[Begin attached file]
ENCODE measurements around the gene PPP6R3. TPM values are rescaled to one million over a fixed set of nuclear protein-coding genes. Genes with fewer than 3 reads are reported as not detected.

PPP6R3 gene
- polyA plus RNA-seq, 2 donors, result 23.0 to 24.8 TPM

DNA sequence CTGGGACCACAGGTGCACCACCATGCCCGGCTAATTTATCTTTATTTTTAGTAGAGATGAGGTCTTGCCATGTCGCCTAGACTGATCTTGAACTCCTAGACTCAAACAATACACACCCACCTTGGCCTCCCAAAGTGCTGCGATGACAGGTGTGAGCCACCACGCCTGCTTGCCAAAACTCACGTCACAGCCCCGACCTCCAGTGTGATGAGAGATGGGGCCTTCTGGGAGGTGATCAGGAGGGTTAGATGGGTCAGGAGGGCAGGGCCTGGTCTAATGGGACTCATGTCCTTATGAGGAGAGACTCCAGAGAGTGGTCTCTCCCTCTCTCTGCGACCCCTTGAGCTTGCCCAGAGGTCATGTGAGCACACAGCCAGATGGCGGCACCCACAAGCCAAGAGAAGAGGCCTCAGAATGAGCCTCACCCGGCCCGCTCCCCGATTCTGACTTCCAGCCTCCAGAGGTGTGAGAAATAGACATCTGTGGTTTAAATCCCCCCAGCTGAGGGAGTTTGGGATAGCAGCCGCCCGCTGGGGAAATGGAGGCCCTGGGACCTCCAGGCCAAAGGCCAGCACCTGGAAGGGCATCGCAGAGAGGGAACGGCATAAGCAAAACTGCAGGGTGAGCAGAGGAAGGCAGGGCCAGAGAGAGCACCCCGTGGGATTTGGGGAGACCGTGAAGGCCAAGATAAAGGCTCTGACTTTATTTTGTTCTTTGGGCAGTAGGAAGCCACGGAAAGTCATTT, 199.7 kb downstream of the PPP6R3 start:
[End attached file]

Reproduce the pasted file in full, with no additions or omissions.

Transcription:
ENCODE measurements around the gene PPP6R3. TPM values are rescaled to one million over a fixed set of nuclear protein-coding genes. Genes with fewer than 3 reads are reported as not detected.

PPP6R3 gene
- polyA plus RNA-seq, 2 donors, result 23.0 to 24.8 TPM

DNA sequence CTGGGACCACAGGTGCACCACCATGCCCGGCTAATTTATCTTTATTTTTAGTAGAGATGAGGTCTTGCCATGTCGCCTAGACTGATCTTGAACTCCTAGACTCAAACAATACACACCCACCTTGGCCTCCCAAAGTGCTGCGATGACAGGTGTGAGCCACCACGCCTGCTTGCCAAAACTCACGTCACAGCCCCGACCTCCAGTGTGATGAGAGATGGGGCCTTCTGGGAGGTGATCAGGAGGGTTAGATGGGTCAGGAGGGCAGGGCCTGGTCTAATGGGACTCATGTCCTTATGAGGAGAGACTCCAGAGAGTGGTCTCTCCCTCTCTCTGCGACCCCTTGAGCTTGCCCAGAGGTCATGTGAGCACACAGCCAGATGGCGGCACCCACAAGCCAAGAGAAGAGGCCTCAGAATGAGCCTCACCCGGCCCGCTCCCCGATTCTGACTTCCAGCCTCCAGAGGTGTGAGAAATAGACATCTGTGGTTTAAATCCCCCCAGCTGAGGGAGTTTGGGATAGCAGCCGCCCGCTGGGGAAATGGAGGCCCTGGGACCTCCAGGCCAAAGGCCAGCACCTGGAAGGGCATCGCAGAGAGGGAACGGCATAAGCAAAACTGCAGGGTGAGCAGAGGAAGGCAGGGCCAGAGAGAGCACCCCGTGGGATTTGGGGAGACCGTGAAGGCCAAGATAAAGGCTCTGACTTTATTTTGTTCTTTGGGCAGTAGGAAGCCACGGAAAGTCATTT, 199.7 kb downstream of the PPP6R3 start: